No doubt, when sold at such high prices, it was a source of great expenditure and led to much extravagance; and I dare say the writer in the Female Spectator of 1745 was quite right in saying that the tea-table then cost more for its support than "two children at nurse".
In one of our earliest newspapers, dated "September 30th, 1658", we find an advertisement, probably the first, in reference to this the favourite beverage of modern times -
"That excellent, and by all physicians approved, China drink - called by the Chinese Tcha, by other nations" (our Irish peasantry included) "Tay, alias Tee - is sold at the 'Sultaness Head' Cophee House, in Sweeting's Rents, by the Royal exchange, London".
But whatever may be the conflicting opinions expressed, and the real, or evil qualities of this popular beverage, I cannot omit to give you Florence Nightingale's observations respecting it; as every girl must, sooner or later, act as a nurse to some sick person or child -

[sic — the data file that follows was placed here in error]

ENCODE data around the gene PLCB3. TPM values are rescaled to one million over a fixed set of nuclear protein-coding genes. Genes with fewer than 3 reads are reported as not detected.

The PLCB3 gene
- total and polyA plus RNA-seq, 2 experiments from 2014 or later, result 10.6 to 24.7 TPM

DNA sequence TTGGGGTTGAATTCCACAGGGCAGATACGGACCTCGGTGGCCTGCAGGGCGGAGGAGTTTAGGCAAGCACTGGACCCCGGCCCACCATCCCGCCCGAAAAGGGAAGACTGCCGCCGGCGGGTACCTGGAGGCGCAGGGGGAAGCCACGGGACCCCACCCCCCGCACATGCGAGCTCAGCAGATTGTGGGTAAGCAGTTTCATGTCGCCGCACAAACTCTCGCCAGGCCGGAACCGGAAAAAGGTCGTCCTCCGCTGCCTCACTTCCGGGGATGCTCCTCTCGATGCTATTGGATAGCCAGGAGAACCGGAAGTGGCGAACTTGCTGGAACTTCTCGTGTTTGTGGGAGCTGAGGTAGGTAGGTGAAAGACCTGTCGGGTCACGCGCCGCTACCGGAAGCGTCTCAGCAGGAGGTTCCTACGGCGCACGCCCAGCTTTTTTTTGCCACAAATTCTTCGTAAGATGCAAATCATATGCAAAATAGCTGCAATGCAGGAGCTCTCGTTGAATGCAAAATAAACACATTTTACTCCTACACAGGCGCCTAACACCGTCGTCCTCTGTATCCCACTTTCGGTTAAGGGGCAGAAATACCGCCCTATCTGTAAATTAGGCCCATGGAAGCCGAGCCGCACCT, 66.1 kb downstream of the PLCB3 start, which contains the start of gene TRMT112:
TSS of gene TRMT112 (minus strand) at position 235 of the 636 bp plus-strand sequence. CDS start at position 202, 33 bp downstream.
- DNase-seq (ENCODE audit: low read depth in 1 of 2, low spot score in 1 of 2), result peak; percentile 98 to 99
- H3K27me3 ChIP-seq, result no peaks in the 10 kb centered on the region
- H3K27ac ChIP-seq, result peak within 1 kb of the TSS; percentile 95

"A great deal too much against tea is said by wise people, and a great deal too much of tea is given to the sick by foolish people. When you see the almost universal craving in English sick for tea, you cannot but feel that Nature knows what she is about. But a little tea restores them as much as a great deal. I should be glad if any of the abusers of tea would point out what to give an English patient, after a sleepless night, instead of tea? At the same time, you should never give tea to the sick, as a rule, after five o'clock in the afternoon.
It is time now that I should tell you something about the plant itself. No one appears to know when its use was recognised in the land of its origin; but it is said that it grew spontaneously on the mountains in China, that a duty was raised on it nearly 800 years before the birth of Christ (B.C. 780), and that it was the East India Company that commenced the regular importation of it. They began by sending out for 100 lbs from their agent at Bantam (much frequented by the Chinese junks from Canton), for making presents to their friends at Court. Now there is more tea drunk in England than in all the countries of the world put together, except China.